Hexis by Charlene Elsby

I’m not relentless. “Relentless” makes it sound like there’s something called “relent” and that I’m lacking it. In that sense, I’m not relentless, but perhaps I’m unrelenting. I could relent if I wanted to. But he always has to die. I mean “always” in two senses: at all times and all of the time. I can’t kill him all of the time. That would take too long. But all of the times I did, I did. I’d do it again. I could relent if I wanted to, but instead I’d do it again. If he’s different, then he’s the same and if he’s the same, he’s got to go. If he were different and not the same, then there would be two things and I’d only have to kill one of them. If only I only had to kill one of him. What a life I would live, if only I only had to kill him the one time. But death doesn’t always do him in.

The IndieMuse Review

I usually start off my reviews with a brief blurb of the book to give readers an idea of what the story is about. Hexis is a book that is nigh on impossible to blurb while simultaneously giving the reader an idea of what to expect, as it doesn’t have a story in the traditional sense. Hexis is a 150 page-long philosophical stream of consciousness. I appreciate I may have lost a lot of you already with this intro alone, and I think that is an apt an introduction to this book as you are likely to find.

The first thing to mention, to those of you who are still curious, is that Hexis is an incredibly dense book, almost to the point of being impenetrably difficult to read at times. Although it is relatively short, I read it in several sittings over a few days. I sometimes found myself absolutely riveted, but just as often found myself lost and more than a little confused and struggled with it, almost to the point in giving up entirely. I wasn’t expecting an easy read from a novel that opens with a lengthy quote from Aristotle and an easy read this most certainly is not.

If you can persevere, however, it is unlike anything you’ll have read before. The book is about an unnamed woman who is haunted by a decades-old abusive relationship. She sees (and often kills) this man everywhere she goes. Is it real? Imagined? Something in between? I was never quite sure, and I’m not convinced the answers are given to us either way.

Is Hexis a revenge fantasy? A horror story? A dark comedy? A philosophy textbook masquerading as fiction? All of the above, and it still doesn’t come close to defining the book. It is consistently laugh-out-loud funny, but also brutally violent, often shocking, and painfully downbeat. I doubt many readers would sympathize with the character, but there are a lot of universal truths that her experiences expose which may be sadly familiar to a lot of readers.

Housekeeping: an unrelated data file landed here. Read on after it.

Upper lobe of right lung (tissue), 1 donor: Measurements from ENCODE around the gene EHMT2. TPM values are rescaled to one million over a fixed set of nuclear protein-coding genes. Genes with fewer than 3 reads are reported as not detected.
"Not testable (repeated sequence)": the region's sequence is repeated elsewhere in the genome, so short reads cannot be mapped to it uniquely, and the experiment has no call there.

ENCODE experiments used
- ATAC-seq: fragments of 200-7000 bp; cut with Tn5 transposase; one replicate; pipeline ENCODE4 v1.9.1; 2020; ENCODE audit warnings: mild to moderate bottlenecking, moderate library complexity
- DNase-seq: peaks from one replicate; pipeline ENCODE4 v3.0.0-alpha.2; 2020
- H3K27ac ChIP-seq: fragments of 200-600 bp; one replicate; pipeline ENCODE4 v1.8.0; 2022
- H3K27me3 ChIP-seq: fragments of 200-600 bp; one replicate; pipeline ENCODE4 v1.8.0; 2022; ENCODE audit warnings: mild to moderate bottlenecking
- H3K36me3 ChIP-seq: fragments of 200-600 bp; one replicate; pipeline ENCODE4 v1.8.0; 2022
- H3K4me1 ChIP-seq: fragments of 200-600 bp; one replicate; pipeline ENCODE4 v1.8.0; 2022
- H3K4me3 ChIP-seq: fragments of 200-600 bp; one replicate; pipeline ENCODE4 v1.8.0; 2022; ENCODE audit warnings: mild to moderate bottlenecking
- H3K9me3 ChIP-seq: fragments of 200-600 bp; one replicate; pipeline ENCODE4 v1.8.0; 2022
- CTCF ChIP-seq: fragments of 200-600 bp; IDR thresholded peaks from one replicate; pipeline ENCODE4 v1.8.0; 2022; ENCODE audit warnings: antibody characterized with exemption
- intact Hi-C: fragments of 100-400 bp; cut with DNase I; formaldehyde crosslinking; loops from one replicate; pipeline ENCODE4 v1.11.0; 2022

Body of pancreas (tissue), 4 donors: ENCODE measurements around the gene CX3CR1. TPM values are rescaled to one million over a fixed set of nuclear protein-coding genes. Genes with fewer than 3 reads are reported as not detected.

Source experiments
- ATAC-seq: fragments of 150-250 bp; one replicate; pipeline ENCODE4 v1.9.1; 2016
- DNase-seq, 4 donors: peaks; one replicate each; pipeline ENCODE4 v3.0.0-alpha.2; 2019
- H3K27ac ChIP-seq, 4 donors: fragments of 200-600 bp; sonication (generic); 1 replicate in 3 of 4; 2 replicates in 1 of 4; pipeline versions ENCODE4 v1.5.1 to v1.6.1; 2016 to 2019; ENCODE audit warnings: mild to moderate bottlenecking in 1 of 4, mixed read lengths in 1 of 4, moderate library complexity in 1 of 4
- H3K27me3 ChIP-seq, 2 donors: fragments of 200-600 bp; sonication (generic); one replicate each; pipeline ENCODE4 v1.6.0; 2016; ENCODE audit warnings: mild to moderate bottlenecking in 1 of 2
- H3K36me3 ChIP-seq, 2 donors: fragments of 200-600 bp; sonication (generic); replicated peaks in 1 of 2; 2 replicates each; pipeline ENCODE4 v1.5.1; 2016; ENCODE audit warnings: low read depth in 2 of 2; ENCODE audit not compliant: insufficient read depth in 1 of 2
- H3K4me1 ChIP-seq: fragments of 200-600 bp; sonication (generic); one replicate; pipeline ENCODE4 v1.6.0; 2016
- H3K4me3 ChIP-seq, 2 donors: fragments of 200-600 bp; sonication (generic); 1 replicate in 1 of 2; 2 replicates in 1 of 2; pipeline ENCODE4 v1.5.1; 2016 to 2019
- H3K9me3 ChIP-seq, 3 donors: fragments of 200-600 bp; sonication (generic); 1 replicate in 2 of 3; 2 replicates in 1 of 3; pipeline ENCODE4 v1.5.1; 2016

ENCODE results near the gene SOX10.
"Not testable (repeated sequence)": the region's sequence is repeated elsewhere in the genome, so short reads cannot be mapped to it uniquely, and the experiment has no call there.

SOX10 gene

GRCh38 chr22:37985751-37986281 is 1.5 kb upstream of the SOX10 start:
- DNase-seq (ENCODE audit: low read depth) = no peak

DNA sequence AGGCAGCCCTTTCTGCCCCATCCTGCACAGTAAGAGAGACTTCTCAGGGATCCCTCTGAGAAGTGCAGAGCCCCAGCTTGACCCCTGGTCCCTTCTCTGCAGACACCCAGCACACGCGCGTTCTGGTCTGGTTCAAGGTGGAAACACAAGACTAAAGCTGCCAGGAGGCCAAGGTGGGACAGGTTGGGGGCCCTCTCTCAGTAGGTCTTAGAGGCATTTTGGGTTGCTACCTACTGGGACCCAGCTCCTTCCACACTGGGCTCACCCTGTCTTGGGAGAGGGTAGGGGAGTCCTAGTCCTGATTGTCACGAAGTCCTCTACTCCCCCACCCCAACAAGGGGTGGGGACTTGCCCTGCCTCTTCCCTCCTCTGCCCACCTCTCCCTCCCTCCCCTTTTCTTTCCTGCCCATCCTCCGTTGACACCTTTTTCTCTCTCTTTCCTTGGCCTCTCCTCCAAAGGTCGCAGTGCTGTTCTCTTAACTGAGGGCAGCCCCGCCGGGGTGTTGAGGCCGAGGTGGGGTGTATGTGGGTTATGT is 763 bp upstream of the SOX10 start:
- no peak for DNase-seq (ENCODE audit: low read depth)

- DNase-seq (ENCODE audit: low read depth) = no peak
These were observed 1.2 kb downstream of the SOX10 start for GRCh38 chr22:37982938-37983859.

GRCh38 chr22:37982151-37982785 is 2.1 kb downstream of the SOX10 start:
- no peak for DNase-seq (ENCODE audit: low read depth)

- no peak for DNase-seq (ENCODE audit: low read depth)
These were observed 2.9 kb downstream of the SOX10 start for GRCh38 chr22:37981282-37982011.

Just in terms of a pure horror book, it is extremely effective. There are plenty of harshly violent moments, and Elsby doesn’t shy away from them for a second. There are elements of revolting body horror that will turn even the strongest stomach and it is all relayed to us in darkly poetic, unflinching prose to make sure you never forget what you have read. Like all truly memorable horror books however, it’s the psychological horrors that will really stay with you.

This is not a book for everyone. I’d go so far as to say it’s not a book that would appeal to most people, but it is an incredibly assured and powerful book nonetheless. I can’t claim to have understood everything I read, but I very much appreciated the challenge it presented, both in terms of content and delivery.


Richard started reading horror books at a young age, starting with R L Stine’s ‘Goosebumps’ and ‘Point Horror’ series. He traumatised himself at the age of twelve when he read Stephen King’s ‘IT’, and never looked back. He is currently based in the UK, where he lives with his partner, and an inappropriate amount of books.


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